Building facades covered in rippling waves or funky light shows are rapidly moving our cityscapes into the Blade Runner era–but without as much advertising (yet). This is a selection of the undulating buildings we’ve spied recently, as well as some of our all-time favorites:
Articulated Cloud, by Ned Kahn, adorns the Pittsburgh Children’s Museum. It looks complex, but it’s made simply of white tiles supported on spindles that turn in the wind.
Another stunning piece, also by Kahn:
The FLARE Facade, designed by White Void, is based on a similar idea. The difference is that the metal “flakes” are programmable, so that patterns can be set to ripple across an entire building. When I spoke to the designers a few months ago, they were still trying to find a suitable partner to realize the project. But this video animation conveys what it would look like extremely well:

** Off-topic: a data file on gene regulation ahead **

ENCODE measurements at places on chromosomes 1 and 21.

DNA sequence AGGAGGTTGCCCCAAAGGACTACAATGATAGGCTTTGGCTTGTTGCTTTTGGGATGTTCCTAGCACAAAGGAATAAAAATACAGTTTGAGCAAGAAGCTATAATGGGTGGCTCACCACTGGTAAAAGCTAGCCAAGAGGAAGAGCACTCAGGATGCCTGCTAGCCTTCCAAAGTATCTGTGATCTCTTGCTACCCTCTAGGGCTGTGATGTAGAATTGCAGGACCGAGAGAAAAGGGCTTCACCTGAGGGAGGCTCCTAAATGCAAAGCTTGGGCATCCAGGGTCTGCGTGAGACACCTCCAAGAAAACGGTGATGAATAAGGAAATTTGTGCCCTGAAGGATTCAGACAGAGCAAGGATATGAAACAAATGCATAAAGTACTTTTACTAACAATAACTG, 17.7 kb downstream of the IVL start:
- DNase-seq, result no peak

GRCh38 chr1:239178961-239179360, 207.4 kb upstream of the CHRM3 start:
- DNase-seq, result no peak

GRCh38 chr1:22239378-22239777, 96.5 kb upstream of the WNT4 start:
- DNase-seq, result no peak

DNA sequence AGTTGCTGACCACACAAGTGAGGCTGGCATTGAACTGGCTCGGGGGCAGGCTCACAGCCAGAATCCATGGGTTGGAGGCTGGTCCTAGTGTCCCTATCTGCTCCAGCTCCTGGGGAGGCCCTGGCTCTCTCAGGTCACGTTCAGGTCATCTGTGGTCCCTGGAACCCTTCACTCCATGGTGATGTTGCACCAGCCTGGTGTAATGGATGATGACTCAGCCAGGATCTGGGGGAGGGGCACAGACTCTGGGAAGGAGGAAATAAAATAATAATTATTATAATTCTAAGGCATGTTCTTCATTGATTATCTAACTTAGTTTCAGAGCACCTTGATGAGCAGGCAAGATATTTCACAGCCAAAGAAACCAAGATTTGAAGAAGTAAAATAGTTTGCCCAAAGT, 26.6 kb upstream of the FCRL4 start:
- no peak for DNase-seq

Each year, Linz, Austria hosts Ars Electronica, a showcase of hacker art that draws tens of thousands of visitors. This year, the convention got a new building and museum worthy of its spirit. The building’s exterior is one enormous light installation, thanks to 1,085 separate LED panels. Yesyesno designed the show you see here:
What is it with Austria? The Graz Kunsthaus, a comtemporary art museum designed by Peter Cook and and Colin Fournier, is one of the world’s best examples of “blob architecture.” It’s entire skin is a media screen. Here’s the programmer, John DeKron, describing the project:
Last but not least, a continuously changing facade. Giselbrecht + Partners covered a building in shutters created by Kiefer, and choreographed the movements: